Life Preserver [Today's News Poem, March 31, 2011]
Nothing is certain.
What will save us?
Do not say it's love, for you can't eat love.
Do not say it's food, for you can't love food.
Superlatives skew our desires,
Sense of self; flatten the surfaces.
If everything's loved then nothing is loved.
I'll give you examples:
I was tremendously fat as a child.
My teacher had nightmares I'd burst in the classroom
And shatter her leg and she'd die in our papers.
We paid her no mind in her dream.
She was helpless, alone with us savages
And died from her blood-clot.
It wasn't me I said.
I'd never leave her there to die
And she laughed when I said this;
But why would I do that?
I loved her. She taught me to count on my words
And conjugate numbers—I'd never allow her to die
Somewhere awful like school.
I'd apologize softly. A chant of "I'm sorry, I'm sorry,"
While dialing emergency services.
And I wondered, "is she right? Is this me?"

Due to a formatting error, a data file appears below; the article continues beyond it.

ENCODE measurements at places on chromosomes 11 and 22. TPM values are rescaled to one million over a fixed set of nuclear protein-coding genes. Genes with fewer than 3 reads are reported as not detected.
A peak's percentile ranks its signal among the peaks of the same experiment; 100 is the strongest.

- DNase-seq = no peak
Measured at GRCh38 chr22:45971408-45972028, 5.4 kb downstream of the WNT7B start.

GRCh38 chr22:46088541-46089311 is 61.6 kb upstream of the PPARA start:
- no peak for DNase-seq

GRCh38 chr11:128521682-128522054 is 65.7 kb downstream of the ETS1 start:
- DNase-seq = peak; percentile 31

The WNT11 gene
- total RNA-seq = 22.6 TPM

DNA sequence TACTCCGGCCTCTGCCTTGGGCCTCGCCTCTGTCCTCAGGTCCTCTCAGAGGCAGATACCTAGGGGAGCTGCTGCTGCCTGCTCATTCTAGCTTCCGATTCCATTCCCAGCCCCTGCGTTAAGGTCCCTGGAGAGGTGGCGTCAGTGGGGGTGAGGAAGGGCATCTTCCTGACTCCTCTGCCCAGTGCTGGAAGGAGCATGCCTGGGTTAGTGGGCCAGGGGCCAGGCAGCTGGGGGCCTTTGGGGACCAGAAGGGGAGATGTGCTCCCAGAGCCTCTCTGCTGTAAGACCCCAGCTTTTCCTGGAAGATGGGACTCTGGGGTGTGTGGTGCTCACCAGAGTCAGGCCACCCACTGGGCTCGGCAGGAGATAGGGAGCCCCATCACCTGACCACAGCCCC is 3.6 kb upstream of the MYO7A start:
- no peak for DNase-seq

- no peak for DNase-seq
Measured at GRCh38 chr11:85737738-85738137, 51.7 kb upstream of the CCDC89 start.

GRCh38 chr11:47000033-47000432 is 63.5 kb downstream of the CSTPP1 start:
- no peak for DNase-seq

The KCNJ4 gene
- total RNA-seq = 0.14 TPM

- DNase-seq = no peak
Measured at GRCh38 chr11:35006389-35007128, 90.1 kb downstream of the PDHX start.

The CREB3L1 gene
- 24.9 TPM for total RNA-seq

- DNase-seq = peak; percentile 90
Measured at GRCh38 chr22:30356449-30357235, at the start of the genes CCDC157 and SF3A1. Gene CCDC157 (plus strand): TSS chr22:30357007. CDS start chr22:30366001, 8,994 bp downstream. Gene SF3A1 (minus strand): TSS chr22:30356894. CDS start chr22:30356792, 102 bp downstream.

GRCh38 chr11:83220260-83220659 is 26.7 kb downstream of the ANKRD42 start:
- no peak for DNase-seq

I could fit a whole flock in my stomach,
And plantations of sugar—and how many gallons of milk
Did I churn into tallow?
So I lost all that weight,
Stopped the sugar and bicycled.
Weaved through the buses on Haight Street, on Market.
And every collision was miracle,
I tore off my knees and my elbows and laughed in the blood.
And I laughed with the love of my life
In the rain—nearly midnight on Sixth street.
The boarded up windows, the shopping cart specters
And needles for blades of grass, sodded on sidewalk.
We passed it, en route to our shower, bed above closet;
A cage for us lovebirds—
We had no idea.
"For a quarter marked by successive bouts of panic — over Mideast oil supplies, Japanese radiation leaks and European debt crises — safe-haven investments turned out to a pretty uneven showing."
—Marketwatch, March 31, 2011, 3:47 PM ET
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